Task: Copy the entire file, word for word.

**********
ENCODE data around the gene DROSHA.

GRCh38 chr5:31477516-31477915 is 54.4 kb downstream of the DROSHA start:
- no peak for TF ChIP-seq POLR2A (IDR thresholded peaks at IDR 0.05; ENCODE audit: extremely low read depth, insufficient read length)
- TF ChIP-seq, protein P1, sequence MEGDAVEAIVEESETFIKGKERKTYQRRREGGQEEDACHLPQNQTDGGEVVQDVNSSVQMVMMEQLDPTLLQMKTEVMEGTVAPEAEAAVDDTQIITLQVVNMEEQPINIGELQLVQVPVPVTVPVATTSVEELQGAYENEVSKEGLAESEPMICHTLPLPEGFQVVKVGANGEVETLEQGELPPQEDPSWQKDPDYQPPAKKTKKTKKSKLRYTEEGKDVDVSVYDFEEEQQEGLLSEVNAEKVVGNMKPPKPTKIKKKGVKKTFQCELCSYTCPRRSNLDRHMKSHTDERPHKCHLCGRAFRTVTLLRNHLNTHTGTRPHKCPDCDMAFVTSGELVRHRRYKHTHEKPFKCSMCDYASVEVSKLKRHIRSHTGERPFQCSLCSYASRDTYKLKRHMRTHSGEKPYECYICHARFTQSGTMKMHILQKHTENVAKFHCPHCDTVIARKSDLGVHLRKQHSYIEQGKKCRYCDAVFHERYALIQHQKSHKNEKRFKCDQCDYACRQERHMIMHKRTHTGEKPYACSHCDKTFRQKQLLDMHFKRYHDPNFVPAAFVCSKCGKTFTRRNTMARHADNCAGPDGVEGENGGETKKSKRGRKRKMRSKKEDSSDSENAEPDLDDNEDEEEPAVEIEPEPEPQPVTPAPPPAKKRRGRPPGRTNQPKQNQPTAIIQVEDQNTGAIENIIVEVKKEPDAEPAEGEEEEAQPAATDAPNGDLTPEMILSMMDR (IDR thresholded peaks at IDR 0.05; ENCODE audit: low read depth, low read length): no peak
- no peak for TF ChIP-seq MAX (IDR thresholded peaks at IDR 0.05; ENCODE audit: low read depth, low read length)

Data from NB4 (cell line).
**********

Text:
ENCODE data around the gene DROSHA.

GRCh38 chr5:31477516-31477915 is 54.4 kb downstream of the DROSHA start:
- no peak for TF ChIP-seq POLR2A (IDR thresholded peaks at IDR 0.05; ENCODE audit: extremely low read depth, insufficient read length)
- TF ChIP-seq, protein P1, sequence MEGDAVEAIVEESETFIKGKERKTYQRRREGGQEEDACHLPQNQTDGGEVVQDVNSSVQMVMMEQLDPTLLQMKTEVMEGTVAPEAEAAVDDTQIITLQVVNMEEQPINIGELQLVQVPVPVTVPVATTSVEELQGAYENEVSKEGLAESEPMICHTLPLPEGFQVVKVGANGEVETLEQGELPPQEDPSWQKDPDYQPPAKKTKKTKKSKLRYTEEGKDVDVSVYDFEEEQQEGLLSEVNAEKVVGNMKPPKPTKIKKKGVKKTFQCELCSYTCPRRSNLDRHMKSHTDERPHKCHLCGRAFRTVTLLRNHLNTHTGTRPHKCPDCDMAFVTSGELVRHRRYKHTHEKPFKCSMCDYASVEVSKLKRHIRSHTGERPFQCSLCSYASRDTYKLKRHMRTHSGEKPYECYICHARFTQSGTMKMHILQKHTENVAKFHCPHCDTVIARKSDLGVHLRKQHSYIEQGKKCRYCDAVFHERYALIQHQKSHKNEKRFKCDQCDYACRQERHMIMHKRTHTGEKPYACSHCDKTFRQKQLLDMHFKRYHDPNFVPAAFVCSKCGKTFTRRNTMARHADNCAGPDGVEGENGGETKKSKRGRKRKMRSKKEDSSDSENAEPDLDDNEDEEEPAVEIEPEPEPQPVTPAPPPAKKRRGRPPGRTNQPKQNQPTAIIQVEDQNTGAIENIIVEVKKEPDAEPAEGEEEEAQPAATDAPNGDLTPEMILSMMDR (IDR thresholded peaks at IDR 0.05; ENCODE audit: low read depth, low read length): no peak
- no peak for TF ChIP-seq MAX (IDR thresholded peaks at IDR 0.05; ENCODE audit: low read depth, low read length)

Data from NB4 (cell line).